Tobold's Blog
Monday, January 30, 2012
Developments in maps

A quarter of a century ago I still produced campaign maps for Dungeons & Dragons by hand, using hex paper and colored crayons. Now that I am preparing a new campaign, I realized that I had better options these days. I now own a color laser printer, and drawing software has come a long way. So I invested in Campaign Cartographer 3, with added Dungeon Designer 3 and Fantasy Floorplans. Not really cheap, and like all CAD programs a bit difficult to learn, but the result is well worth it. Not only was I able to make a map of the island my first adventure will play on, but more importantly I created my first battle map.

4th Edition Dungeons & Dragons in some ways has gone back to its roots of miniature wargames, and those are best played on some sort of a battlemap with a square grid on it. There are quite a lot of options on how to do those. You can take a big piece of paper with squares from a flip chart and draw on it, which is fast and cheap, but not very pretty. You can take use Dungeon Tiles, Flip-Mats, Map Packs, or similar commercial products; but then you are limited to the designs on the product you bought. So if you want both pretty and complete control, using software to draw the battle maps yourself is the way to go. For example I printed mine on 2 by 2 sheets of A4 paper, so now I got a battle map with 16 x 23 1-inch squares, which works best for the usual size of miniatures. And it looks very nice, with a green grass texture, boulders, trees, and even a camp-fire. I can make similar maps with caves, dungeons, and whatever else I want, and they serve both as play surface and visual aid for my players.

The downside of these self-made battle maps is that by the time you designed them, printed them, and glued them together with sticky tape, you spent more time on making the map than the players will spend fighting a battle on it. Thus I'll also work with commercial printed maps, and just design the adventures around them to make them fit the story. And if all else fails, my group is using a laminated blank battle map and white-board markers to draw on it. Nevertheless I love maps and I'm quite happy with the progress that software made in this area.
Have you looked at using Master Plan? It's really pretty slick on creating adventures. I have it on a laptop and output the tactical maps to a big screen tv.
I'm getting ready to run a DND4E with mapTools from RPnet. I like it a lot, but it's annoying that I'm running WotC premade adventures, but I'm downloading the maps from OTHER people, because the electronic ones on their site are all marked up with GM only info. ARRRGH. So, so close.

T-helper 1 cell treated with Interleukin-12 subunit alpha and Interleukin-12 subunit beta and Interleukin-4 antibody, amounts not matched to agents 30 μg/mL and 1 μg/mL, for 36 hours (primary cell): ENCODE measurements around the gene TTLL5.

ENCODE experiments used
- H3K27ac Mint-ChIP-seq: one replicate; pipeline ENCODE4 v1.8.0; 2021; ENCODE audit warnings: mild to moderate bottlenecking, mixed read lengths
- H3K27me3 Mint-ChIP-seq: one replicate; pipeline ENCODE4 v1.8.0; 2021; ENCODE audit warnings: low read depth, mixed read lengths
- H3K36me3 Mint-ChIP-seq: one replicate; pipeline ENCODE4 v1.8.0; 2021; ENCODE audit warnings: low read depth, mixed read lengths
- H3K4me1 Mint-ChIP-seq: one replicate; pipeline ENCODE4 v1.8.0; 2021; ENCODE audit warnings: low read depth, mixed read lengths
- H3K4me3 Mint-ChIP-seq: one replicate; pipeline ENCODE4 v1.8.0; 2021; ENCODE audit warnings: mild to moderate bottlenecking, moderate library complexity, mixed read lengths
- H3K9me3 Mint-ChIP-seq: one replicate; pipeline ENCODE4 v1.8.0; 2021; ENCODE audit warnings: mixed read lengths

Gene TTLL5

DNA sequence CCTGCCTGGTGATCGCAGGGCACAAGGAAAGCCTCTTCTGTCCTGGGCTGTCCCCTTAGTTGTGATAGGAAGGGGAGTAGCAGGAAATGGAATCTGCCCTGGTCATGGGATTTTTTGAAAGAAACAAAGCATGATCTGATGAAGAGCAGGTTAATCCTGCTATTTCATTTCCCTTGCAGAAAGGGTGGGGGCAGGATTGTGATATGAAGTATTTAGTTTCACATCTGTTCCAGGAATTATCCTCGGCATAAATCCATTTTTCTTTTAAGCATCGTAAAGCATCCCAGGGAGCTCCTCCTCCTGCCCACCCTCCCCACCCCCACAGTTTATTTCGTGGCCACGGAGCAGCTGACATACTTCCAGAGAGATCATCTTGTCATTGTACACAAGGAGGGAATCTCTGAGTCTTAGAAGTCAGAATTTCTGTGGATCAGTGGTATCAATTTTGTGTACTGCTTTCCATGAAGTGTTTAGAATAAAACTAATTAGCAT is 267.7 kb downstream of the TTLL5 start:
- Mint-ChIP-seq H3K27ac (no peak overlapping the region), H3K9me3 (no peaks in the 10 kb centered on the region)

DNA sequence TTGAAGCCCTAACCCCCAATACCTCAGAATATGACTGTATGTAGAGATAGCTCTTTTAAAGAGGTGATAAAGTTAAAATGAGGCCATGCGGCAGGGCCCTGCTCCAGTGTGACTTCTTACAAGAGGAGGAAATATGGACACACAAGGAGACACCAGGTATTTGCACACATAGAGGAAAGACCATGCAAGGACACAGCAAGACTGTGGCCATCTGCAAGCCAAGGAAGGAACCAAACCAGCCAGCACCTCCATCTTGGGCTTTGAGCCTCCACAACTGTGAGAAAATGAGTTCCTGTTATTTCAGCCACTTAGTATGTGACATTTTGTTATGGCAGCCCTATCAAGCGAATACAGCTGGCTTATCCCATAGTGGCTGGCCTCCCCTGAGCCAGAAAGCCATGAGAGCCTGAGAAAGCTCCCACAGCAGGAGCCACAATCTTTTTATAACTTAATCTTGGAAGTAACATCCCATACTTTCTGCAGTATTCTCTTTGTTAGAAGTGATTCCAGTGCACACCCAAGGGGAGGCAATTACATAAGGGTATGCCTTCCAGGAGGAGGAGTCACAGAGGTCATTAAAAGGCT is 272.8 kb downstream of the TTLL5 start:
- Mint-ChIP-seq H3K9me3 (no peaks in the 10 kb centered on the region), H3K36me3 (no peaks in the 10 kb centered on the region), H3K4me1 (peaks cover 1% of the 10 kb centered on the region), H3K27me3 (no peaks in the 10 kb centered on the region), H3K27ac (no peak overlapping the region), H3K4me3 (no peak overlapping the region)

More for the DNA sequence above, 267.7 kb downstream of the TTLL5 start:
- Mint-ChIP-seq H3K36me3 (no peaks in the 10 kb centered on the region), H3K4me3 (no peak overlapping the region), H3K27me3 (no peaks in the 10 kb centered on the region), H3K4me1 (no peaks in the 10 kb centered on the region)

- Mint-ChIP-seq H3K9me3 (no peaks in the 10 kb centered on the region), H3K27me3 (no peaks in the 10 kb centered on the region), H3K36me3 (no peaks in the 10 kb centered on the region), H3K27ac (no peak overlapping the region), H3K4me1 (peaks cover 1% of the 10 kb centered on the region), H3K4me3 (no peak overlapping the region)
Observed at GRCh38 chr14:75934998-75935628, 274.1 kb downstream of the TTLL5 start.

(It might just be annoy-ware in anticipating of them opening their Virtual Table app.)
I looked at Master Plan, but they got a cease and desist letter from WotC and are now offering only a version without any libraries. Not so useful, as I didn't want to pirate the libraries somewhere.
Whiteboard and markers, all the way.

If you're busy with admin, ask a player or two to draw you a map. You can always tweak it to suit.
I have an active DDI subscription, so I can use an addon that pulls in the Monster info from the compendium. I make the maps in something else and import them in. Like pyMapper or something.
Never, ever, ever let your brain tell you that making your own carefully crafted maps is not a good time investment. Your players will notice. It's that wonderful thing that old DM's never tell new DM's, that for each half hour to hour you spend on prep, the more enjoyable the game is for everyone.

As a DM, you are truly creating Content. All content in the gaming world is consumed faster than it is made. Look at the development time of, say, Cataclysm compared to how fast the player base was done with all the initial pieces.

Oh, if you ever want to make aged maps, a good tactic is to soak the paper in a nice dark tea and then let dry between two or four paper towels, then keep it under a stack of books for a day or two to flatten back out.

Man, I have read one too many dragon magazines...
Is that software capable of making random maps? Diablo 3 does pretty well with random dungeons. I could see software being able to make a random map with layout, enemies, and loot. The DM could then simply make a few changes to make it a little more unique and be ready to go.
Whiteboard+whiteboard makers = win
Please share your final result, it is always great to see original creative work from other game masters.
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